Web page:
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Escapism is the ability of a person to leave his or her physical surroundings, and transcend into a world of their own, in order to flee the harsh truth of reality. This ability can give an individual power, or make them lose it. This concept is highlighted in Anouilh’s Antigone and Ibsen’s A Doll’s House, through the subtle use of symbols, foreshadowing, and imagery. In this light, escapism and power can be seen as themes with a linked purpose; to drive the play forward by building up emotions that culminate in acts of rebellion at the end of each play. With reference to this, escapism as a means to gain and lose power, and power as a trigger for escapism will be analyzed in this essay.
Escapism as a means to gain power is portrayed in Anouilh’s play Antigone through his protagonist. Although mentioned only once, the ‘grey world’ that Antigone is so fascinated with serves as a symbol for her escapist persona. She says ‘It was beautiful. The whole world was grey when I went out. And now – you wouldn’t recognize it. It is like a post card: all pink, green, and yellow.’1 The colour grey alludes to bleakness, imagery of a world without colour, which could connote to a world without men or human interference. Her dislike for the world with colour suggests that she is not content with the mortal world of man, and wishes to go beyond it. This idea is perpetuated when she says ‘Have you ever thought how lovely a garden is when it is not yet thinking of men?’
Hence, her longing to leave the world of men is one of the motivating factors towards her decision to defy her uncle Creon, bury her brother and thus make her uncle sentence her to death. Her strong will to die, indicated by her vehement assertion, ‘I want to die!’ gives her power over Creon, as he is helpless to change her decision. Indirectly, she brings about the death of Haemon and Eurydice, as her suicide causes Haemon to join her in death, which causes his mother Eurydice to commit suicide in turn. Thus, Antigone’s escapism defines and strengthens her will to die, which gives her considerable power over other characters in the play.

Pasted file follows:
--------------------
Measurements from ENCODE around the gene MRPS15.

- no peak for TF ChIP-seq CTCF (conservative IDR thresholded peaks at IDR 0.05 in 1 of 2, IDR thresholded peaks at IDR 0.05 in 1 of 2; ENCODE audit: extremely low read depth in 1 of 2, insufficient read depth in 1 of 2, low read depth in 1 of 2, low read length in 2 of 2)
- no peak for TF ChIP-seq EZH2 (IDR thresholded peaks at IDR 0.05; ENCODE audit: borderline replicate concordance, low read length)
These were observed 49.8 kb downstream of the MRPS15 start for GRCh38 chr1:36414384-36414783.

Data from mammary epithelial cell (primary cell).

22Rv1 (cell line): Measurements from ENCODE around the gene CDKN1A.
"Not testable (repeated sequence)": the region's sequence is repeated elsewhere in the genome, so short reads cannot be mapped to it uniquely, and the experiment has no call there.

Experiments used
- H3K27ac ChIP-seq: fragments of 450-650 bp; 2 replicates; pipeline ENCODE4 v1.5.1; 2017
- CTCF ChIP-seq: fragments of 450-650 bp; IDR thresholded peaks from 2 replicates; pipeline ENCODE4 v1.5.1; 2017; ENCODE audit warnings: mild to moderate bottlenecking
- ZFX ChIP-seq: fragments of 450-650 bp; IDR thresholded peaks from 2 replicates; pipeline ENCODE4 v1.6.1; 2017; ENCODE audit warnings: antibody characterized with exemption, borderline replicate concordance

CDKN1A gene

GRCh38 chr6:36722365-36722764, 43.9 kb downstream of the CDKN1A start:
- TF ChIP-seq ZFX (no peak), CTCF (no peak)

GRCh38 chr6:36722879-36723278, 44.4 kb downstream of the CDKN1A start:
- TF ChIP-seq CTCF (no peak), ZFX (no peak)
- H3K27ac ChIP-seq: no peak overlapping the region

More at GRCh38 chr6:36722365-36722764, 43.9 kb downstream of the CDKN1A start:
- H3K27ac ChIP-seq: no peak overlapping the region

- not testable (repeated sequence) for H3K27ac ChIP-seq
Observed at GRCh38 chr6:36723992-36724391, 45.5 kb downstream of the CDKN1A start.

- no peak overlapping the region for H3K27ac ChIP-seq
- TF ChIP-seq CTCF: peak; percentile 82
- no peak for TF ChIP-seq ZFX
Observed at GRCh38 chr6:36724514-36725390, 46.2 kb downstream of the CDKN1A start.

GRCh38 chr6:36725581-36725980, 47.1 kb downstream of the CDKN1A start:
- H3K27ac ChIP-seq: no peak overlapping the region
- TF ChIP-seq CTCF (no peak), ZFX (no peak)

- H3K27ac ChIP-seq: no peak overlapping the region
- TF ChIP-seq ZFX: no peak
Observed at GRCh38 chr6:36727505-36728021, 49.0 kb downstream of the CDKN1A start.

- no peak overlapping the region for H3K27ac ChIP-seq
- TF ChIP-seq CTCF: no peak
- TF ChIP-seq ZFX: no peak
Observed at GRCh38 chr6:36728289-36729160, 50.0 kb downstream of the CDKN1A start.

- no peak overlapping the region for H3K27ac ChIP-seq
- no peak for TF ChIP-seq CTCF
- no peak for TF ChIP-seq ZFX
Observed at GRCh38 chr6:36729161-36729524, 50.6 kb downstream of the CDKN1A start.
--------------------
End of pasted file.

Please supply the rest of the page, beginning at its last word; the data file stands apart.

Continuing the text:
However, in Ibsen’s A Doll’s House, Nora is seen to create an idealistic world which is filled with activity, colour and gaiety. This is her form of escapism, which contrasts to Antigone’s, as hers is grey, dull and empty. Nevertheless, both these forms of escapism serve to drive the play forward, although in different ways. Antigone’s escapist nature propels her power, while Nora’s escapism hampers her power.
Escapism as a means to lose power is depicted in both Antigone and A Doll’s House, although in strikingly different ways. In Ibsen’s A Doll’s House, Nora’s escapism hinders her ability to accept the truth of her situation and achieve self liberation, and thus power. She envisions an idealist world of marital bliss, and in all but the end of the play, she constantly strives to uphold this facade. This is evident when she says ‘… so snug and happy here in our peaceful home, and have no cares …’ in Act II, during a conflict between herself and Torvald. She is trying to maintain her unrealistic world, as she is aware that this conflict is close to shattering it. This prevents her from gaining any sort of influence over her husband, as she is not able to assert her independence by breaking free of her idealistic, although restrictive world.
Thus, by attempting to conform to the expectations of the rigid post war society that the play is situated in, Nora hampers her ability to gain power. This is similar to the loss of power in Antigone; however, it is brought on by Antigone’s absorption in the past which leads her to reject her maturity, and thus her power as an adult in society. This brings to light a minor, although significant undercurrent in both plays; the theme of childhood. This is linked to escapism, as it is a technique that Anouilh and Ibsen use to further their protagonists’ escapist natures, and thus restrict their ability to gain power.